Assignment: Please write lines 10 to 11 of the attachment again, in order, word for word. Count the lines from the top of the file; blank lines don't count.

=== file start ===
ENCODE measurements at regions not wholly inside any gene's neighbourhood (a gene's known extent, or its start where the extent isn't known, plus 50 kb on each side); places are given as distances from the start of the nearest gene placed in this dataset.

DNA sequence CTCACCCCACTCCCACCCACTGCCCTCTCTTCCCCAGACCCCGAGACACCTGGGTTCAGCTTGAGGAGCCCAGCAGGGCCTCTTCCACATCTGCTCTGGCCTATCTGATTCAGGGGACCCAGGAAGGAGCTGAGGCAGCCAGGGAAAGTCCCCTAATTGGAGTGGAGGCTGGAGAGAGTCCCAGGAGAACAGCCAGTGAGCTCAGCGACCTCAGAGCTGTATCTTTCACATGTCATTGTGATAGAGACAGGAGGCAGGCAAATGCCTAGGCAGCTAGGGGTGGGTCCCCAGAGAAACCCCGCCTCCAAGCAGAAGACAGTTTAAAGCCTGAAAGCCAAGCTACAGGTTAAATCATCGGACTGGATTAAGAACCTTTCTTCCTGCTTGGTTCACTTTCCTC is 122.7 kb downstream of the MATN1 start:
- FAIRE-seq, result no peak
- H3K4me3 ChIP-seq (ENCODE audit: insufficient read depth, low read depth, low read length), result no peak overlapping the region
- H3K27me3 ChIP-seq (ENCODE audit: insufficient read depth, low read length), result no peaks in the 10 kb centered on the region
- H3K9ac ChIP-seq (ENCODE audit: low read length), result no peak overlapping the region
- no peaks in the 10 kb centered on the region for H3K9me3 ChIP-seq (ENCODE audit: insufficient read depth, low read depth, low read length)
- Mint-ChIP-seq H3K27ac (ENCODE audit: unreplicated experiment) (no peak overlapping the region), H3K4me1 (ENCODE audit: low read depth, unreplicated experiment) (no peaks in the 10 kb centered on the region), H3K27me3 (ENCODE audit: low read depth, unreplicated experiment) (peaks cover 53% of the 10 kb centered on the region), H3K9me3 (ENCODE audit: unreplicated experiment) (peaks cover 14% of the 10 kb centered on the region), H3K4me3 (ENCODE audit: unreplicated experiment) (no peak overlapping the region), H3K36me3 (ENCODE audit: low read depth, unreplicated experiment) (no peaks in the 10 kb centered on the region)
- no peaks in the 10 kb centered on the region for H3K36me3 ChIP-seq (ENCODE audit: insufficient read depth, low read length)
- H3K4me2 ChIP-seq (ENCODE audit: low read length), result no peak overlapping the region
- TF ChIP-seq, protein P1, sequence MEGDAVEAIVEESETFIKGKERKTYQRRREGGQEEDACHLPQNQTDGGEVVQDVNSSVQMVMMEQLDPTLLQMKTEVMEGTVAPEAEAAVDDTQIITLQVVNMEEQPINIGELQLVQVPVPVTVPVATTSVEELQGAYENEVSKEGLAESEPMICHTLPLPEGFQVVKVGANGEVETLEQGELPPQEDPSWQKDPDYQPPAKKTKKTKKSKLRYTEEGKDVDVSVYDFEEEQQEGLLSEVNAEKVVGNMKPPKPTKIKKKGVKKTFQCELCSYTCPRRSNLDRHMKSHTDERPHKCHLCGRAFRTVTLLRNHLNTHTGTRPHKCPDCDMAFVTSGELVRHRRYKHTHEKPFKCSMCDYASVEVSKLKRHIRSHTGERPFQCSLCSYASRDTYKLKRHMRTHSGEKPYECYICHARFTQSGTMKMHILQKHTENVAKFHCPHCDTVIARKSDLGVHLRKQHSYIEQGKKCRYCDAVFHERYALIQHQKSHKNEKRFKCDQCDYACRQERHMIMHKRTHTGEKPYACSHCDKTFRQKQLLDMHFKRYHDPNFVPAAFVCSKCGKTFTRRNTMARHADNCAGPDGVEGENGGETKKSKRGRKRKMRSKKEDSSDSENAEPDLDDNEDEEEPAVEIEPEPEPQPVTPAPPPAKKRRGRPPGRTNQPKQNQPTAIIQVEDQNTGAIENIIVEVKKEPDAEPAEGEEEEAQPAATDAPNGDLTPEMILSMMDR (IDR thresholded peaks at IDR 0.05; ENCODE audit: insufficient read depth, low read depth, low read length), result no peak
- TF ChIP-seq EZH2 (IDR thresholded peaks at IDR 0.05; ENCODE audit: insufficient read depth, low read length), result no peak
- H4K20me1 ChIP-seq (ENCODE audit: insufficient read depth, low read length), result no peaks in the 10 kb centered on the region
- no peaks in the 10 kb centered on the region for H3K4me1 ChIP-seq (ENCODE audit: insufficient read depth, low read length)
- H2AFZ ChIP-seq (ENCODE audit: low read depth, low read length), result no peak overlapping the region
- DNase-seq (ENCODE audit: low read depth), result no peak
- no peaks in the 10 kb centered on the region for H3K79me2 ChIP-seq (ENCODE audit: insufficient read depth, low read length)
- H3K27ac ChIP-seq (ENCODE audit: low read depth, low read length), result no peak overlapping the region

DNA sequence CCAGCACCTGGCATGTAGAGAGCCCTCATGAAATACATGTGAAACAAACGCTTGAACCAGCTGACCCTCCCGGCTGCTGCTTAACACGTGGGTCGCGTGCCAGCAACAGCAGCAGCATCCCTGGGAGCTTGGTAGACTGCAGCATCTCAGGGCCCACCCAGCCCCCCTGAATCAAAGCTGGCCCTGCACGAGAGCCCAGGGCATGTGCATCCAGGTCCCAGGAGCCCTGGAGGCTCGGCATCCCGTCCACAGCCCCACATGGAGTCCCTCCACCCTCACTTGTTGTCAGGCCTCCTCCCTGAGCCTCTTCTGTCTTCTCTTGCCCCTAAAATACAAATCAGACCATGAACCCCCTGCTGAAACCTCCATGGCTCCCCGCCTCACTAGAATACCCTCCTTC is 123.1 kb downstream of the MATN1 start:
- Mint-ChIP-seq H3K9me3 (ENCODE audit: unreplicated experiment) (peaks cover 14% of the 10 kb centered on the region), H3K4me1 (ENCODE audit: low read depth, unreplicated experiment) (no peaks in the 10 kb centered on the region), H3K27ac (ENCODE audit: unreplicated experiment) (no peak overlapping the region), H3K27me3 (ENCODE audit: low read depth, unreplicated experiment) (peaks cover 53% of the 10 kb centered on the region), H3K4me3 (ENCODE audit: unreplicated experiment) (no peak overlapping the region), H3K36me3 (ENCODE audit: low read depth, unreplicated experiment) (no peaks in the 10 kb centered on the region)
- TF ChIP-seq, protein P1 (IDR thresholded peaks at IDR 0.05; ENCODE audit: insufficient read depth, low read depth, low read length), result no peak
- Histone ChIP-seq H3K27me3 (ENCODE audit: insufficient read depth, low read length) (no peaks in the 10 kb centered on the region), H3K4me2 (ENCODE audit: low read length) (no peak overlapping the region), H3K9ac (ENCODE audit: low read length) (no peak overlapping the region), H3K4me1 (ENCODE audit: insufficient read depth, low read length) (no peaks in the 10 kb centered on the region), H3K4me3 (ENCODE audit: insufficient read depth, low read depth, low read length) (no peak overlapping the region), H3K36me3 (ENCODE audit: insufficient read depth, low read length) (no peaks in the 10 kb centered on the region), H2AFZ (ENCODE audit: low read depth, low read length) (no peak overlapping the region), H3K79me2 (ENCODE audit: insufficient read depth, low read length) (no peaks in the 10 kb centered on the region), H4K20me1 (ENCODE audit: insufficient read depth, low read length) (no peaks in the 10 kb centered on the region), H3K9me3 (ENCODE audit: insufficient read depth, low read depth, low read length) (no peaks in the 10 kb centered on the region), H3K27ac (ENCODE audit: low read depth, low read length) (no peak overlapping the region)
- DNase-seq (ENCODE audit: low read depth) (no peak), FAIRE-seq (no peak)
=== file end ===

- H3K4me2 ChIP-seq (ENCODE audit: low read length), result no peak overlapping the region
- TF ChIP-seq, protein P1, sequence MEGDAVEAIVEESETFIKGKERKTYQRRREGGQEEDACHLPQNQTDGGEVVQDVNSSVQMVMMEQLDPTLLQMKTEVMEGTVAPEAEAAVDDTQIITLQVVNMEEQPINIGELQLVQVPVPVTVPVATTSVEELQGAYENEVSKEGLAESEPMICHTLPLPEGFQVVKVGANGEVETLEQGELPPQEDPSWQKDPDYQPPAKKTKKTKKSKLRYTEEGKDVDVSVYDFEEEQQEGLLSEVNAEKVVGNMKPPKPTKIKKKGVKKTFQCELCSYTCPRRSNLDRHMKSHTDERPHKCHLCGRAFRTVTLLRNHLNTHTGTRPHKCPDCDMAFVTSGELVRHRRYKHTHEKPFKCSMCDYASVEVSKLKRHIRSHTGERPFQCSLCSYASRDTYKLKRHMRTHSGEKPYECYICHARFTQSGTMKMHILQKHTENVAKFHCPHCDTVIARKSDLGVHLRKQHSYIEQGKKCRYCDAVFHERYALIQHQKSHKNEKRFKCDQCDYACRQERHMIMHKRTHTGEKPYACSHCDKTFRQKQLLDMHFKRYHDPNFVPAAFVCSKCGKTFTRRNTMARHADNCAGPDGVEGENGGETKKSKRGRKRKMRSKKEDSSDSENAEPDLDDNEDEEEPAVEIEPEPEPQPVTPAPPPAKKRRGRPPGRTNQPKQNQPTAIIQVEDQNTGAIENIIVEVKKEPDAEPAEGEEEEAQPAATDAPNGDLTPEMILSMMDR (IDR thresholded peaks at IDR 0.05; ENCODE audit: insufficient read depth, low read depth, low read length), result no peak